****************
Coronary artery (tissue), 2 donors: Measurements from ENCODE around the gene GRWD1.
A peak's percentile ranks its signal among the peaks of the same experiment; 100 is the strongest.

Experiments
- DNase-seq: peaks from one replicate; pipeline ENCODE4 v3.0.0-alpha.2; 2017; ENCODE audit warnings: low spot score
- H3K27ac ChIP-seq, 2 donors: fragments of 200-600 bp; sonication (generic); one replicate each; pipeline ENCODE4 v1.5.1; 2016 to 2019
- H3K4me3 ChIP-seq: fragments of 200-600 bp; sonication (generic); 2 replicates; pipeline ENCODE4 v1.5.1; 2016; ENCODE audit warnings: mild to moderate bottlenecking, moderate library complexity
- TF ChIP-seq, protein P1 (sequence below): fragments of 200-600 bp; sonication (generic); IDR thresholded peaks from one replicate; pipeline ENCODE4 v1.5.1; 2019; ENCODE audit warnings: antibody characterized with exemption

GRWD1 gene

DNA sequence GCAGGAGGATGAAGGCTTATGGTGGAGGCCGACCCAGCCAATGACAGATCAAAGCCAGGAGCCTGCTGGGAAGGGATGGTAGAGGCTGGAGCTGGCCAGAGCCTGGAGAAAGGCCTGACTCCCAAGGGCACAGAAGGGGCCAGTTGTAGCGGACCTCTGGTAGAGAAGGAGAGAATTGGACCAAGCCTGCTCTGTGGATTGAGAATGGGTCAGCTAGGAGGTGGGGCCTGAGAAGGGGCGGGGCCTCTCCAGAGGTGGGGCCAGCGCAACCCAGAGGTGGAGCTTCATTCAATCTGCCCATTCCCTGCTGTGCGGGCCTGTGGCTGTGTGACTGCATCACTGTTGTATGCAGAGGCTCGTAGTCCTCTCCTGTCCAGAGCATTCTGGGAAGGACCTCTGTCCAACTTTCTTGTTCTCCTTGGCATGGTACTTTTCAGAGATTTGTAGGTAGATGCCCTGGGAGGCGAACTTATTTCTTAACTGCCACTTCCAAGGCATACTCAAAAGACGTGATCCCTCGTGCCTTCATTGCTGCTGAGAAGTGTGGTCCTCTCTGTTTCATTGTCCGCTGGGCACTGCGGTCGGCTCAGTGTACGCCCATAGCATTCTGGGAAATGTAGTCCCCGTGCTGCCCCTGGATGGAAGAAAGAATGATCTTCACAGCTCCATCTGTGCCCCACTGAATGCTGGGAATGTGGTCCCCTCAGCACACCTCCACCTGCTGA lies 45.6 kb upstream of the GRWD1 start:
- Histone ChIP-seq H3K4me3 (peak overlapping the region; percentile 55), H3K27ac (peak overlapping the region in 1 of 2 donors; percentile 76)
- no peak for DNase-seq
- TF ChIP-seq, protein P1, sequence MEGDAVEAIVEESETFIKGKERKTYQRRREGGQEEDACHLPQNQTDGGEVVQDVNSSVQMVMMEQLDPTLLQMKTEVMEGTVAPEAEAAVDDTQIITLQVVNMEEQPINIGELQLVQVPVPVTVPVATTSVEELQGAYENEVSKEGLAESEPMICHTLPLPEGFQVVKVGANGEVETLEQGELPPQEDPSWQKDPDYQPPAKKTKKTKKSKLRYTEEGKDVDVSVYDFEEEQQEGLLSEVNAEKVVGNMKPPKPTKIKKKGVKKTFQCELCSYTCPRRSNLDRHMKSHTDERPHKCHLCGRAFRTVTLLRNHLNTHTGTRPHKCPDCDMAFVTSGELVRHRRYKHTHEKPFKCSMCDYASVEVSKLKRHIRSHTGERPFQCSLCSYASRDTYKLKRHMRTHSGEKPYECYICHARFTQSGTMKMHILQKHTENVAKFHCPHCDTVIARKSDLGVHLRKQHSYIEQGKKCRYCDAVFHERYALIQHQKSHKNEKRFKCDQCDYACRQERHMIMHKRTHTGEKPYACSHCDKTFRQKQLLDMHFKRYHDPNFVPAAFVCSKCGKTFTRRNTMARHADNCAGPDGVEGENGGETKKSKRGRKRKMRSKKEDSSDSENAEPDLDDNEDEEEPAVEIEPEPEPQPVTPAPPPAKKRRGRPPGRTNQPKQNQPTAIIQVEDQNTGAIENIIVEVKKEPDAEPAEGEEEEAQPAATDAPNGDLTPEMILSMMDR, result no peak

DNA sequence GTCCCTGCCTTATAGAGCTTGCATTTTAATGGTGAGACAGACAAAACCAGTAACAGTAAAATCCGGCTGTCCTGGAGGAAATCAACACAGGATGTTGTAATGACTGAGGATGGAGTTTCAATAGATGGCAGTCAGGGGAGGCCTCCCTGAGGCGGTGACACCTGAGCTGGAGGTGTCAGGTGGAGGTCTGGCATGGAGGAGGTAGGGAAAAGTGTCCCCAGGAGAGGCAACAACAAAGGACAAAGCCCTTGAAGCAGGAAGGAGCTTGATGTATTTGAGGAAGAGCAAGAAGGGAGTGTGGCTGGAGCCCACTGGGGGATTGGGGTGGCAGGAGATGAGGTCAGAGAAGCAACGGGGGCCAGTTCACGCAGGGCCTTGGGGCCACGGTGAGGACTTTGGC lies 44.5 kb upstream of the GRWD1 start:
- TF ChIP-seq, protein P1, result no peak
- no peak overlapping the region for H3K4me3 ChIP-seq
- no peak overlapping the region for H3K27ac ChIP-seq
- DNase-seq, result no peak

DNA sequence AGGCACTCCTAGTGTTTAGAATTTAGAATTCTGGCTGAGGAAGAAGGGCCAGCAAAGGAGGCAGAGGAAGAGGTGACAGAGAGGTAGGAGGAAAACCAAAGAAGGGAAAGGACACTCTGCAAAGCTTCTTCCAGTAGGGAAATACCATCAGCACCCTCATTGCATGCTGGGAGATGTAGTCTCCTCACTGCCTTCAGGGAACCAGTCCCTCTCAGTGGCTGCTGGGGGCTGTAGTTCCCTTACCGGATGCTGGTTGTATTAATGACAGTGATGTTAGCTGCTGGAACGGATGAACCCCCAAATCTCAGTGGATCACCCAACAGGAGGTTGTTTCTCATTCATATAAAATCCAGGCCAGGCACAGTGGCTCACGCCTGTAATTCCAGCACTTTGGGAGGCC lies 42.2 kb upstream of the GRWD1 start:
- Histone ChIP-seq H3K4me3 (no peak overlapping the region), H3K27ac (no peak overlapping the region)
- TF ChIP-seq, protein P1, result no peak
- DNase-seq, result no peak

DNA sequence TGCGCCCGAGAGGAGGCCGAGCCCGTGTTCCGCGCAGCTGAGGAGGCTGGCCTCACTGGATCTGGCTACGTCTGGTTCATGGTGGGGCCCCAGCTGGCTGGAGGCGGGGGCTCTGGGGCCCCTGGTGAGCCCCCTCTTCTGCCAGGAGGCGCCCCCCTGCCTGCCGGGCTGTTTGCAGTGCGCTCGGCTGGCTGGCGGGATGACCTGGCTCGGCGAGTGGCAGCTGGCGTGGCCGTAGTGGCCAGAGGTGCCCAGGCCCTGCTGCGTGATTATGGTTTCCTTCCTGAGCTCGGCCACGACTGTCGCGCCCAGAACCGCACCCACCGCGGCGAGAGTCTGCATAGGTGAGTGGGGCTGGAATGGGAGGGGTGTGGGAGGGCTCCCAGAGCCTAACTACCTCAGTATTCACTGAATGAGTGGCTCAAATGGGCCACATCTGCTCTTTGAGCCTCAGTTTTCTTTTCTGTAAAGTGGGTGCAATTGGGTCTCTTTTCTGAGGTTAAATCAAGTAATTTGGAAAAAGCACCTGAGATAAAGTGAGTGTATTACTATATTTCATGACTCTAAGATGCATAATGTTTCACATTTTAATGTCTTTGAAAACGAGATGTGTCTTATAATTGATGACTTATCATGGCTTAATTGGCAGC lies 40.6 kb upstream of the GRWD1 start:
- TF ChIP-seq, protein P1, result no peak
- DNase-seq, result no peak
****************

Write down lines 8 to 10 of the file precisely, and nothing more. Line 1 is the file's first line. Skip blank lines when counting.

GRWD1 gene

DNA sequence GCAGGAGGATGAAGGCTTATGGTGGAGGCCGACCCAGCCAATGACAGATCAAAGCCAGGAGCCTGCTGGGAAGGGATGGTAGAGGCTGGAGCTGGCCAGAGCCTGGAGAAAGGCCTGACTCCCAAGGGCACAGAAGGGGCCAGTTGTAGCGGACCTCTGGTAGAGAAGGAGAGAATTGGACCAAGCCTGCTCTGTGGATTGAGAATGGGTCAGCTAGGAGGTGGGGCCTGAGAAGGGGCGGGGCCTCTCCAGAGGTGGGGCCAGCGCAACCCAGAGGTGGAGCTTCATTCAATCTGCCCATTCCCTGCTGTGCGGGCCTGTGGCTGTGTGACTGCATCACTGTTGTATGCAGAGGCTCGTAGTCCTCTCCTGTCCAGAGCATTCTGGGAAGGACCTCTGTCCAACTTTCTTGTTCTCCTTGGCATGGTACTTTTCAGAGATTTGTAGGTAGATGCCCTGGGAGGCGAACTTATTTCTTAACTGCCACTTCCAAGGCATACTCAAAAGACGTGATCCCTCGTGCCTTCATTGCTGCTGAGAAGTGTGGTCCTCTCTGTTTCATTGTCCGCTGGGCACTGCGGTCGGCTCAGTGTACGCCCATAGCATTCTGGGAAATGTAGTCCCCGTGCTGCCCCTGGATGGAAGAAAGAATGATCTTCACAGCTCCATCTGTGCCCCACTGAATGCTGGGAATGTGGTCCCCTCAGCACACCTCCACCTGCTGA lies 45.6 kb upstream of the GRWD1 start:
- Histone ChIP-seq H3K4me3 (peak overlapping the region; percentile 55), H3K27ac (peak overlapping the region in 1 of 2 donors; percentile 76)